Be­hind the walls of ‘The Fort’

Gulf & Main - - Contents - BY RICK WE­BER

While play­ing Fort My­ers Coun­try Club’s sis­ter course, East­wood, I asked two veteran play­ers of both cour­ses to give me an idea of what to ex­pect at “The Fort” after its $5.8 mil­lion ren­o­va­tion project. “I felt like some­body had dropped me on the moon,” one of them said.

He wasn’t kid­ding. I went out two days later and hardly rec­og­nized the course. Granted, some of that was due to brain fade caused by a 15-year sep­a­ra­tion be­tween rounds. But make no mis­take: The changes are dra­matic.

De­signer Steve Smy­ers said he wanted to ap­proach the project as if the orig­i­nal ar­chi­tect—the famed Don­ald Ross, whose de­signs in­clude Pine­hurst No. 2, Oak­land Hills, Oak Hill, Semi­nole and Inverness― came back to life and was cre­at­ing a course on the same site to­day. Smy­ers wanted to ac­com­mo­date the ex­pec­ta­tions of the modern golfer, wield­ing to­day’s tech­nol­ogy-fu­eled equip­ment, while also re­main­ing true to Ross’s orig­i­nal vi­sion in 1916.

The 100-acre facelift on the city-owned course, which started April 21, 2014, and was com­pleted Oct. 30 of that year, in­cluded: in­stalling a drainage sys­tem for the first time, ac­count­ing for $2.5 mil­lion of the price tag; adding six new wa­ter haz­ards in the form of fil­ter marshes and lakes, and us­ing 96,000 yards of that dirt to craft el­e­vated bunkers and greens,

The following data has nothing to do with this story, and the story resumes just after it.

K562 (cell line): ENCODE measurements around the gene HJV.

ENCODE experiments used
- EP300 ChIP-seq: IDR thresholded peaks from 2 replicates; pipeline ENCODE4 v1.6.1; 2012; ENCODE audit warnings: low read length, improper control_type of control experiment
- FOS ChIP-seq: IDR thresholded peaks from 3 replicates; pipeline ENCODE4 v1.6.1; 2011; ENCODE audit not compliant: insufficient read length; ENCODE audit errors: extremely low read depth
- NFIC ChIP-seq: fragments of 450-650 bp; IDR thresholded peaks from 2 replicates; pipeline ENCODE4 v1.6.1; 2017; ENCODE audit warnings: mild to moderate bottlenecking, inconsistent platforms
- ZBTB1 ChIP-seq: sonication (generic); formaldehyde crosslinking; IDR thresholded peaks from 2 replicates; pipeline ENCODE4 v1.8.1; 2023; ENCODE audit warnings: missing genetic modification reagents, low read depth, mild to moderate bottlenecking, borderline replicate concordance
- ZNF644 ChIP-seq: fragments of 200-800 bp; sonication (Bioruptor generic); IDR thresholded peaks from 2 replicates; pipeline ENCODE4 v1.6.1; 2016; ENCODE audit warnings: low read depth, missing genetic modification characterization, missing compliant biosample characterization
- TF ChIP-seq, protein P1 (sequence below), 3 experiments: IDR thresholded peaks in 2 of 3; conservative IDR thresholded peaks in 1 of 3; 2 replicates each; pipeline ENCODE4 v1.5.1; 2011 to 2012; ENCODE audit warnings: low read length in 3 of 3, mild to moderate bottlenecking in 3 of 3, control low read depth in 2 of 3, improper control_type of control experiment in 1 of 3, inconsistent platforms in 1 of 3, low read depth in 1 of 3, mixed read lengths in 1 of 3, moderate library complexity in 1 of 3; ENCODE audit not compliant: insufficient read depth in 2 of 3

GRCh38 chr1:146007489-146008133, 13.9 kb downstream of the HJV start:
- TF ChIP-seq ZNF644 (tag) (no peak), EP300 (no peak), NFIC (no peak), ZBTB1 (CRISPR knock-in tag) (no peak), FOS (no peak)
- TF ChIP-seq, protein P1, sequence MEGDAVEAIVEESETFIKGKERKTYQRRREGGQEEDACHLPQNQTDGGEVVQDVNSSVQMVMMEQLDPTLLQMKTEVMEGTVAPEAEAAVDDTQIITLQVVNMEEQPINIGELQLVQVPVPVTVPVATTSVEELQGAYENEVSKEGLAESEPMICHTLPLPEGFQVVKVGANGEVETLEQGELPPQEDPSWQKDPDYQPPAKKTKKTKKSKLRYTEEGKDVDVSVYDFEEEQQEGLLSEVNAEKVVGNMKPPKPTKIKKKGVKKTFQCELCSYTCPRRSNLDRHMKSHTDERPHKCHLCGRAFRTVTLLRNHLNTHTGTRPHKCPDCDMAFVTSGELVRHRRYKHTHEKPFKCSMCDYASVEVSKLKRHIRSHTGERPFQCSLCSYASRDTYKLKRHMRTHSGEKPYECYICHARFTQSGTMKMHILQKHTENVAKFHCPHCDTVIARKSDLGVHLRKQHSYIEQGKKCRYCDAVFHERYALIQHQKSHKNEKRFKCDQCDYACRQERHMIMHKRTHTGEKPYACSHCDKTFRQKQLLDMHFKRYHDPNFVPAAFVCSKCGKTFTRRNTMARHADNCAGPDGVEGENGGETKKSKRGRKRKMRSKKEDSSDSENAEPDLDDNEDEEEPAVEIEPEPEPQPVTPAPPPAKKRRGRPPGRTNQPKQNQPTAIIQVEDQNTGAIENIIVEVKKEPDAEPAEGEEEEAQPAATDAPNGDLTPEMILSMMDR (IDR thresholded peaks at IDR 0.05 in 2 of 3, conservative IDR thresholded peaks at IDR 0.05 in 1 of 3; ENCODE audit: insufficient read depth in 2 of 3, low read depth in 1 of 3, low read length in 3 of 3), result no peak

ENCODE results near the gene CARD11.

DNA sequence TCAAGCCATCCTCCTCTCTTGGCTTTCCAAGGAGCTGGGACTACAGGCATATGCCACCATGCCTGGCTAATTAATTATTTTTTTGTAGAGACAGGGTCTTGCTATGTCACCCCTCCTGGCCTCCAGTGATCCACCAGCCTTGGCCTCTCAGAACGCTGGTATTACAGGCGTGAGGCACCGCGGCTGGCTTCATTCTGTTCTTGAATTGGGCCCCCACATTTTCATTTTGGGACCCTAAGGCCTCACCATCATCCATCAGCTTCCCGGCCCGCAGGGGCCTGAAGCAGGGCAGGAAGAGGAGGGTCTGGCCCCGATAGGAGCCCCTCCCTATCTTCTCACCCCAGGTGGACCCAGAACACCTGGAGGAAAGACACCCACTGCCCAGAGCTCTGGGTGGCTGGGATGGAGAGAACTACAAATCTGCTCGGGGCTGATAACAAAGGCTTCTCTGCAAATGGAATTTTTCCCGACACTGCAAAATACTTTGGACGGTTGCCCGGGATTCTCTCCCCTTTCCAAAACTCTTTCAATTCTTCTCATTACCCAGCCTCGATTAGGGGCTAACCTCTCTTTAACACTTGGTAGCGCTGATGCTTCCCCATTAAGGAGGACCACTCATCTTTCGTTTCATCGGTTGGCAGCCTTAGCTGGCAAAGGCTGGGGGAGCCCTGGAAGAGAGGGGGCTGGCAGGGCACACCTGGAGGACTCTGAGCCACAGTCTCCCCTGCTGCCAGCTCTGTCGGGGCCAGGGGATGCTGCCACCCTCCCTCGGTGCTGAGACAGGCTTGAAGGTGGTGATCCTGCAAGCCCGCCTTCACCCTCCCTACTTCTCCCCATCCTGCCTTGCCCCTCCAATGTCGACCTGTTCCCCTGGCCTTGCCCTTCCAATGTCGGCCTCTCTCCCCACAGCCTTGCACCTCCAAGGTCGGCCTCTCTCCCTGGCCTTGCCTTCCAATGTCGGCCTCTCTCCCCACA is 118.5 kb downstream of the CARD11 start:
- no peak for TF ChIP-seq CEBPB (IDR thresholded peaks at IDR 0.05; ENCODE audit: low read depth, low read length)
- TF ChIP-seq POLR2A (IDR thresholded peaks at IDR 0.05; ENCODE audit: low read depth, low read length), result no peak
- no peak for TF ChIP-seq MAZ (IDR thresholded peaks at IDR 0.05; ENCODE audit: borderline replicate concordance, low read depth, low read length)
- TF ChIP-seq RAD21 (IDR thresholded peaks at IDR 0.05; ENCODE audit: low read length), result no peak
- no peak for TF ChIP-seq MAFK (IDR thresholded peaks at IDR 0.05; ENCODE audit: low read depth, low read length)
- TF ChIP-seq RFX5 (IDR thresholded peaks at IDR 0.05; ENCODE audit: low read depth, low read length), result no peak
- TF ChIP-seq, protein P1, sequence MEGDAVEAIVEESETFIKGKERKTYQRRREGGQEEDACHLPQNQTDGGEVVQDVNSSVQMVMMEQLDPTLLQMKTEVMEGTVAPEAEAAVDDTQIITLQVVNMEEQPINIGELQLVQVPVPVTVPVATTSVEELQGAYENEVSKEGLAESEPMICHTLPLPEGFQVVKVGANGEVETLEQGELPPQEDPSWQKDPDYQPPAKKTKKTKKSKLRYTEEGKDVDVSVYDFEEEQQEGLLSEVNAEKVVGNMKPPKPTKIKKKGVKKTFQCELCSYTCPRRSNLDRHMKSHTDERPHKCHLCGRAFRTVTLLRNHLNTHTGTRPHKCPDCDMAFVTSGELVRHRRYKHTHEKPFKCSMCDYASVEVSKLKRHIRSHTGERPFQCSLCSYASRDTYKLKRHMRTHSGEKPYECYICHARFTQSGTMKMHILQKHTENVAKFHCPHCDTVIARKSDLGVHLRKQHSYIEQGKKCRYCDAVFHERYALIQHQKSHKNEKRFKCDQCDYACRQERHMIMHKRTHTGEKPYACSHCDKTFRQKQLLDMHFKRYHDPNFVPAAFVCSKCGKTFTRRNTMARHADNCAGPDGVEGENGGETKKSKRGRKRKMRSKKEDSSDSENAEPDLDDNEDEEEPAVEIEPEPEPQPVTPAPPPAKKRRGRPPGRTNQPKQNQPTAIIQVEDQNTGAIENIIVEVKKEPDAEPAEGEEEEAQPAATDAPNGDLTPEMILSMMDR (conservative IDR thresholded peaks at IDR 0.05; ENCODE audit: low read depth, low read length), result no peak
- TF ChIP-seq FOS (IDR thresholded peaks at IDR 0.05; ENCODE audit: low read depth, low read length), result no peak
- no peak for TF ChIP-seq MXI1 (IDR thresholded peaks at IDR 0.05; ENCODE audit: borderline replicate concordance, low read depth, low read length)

cre­at­ing as much as 8 feet in el­e­va­tion on a track that was “the flat­test pan­cake ever,” ac­cord­ing to di­rec­tor of golf Rich Lamb; switch­ing the turf to TifEa­gle greens and Cel­e­bra­tion fairways; chang­ing No. 12 from an easy par-4 to a treach­er­ous par-3 sur­rounded by wa­ter; length­en­ing most of the holes, pri­mar­ily Nos. 2 and 16; turn­ing No. 5 from a hole that went up against U.S. Route 41 into a dog­leg right that goes through woods formerly oc­cu­pied by tran­sients; dou­bling the size of the prac­tice putting green and re­mod­el­ing the bath­rooms and pro shop.

What would Ross think if he saw it to­day? “You know what? I think he would be ab­so­lutely en­thralled and im­pressed,” Lamb says. “Our men­tal­ity was that in 1916 when they started the course, there was no such thing as a fr ont-end loader or trac­tor or the things you have to­day. But cour­ses that have a lot of money, or cour­ses like Pine­hurst that al­ready have some el­e­va­tion, were able to cre­ate what Don­ald Ross re­ally wanted.

“Now, we have el­e­va­tions all over the place. Good play­ers just come in and go, ‘That was so much fun.’ It’s a chal­lenge. All the bunker­ing is dif­fer­ent. It has the Don­ald Ross look, with col­lec­tion ar­eas where if you miss the green, the ball can roll down the slopes 15, 20, 30 feet away from the green. Some of the things we see on TV at Pine­hurst we’ve tried to cre­ate with­out just com­pletely mak­ing it up­side down. And at the same time, we def­i­nitely had a bud­get we had to ad­here to,” Lamb ex­plains.

It’s not what Thomas Edi­son and Henr y Ford en­coun­tered when they prowled the fairways of The Fort in the 1920s.

It’s bet­ter. Rick We­ber has won the Casey Medal for Mer­i­to­ri­ous Jour­nal­ism and two As­so­ci­ated Press Sports Ed­i­tors awards (col­umn writ­ing and fea­tures), has writ­ten a book, Pink Lips and Fin­ger­tips, and con­trib­uted to three Chicken Soup for the Soul books.

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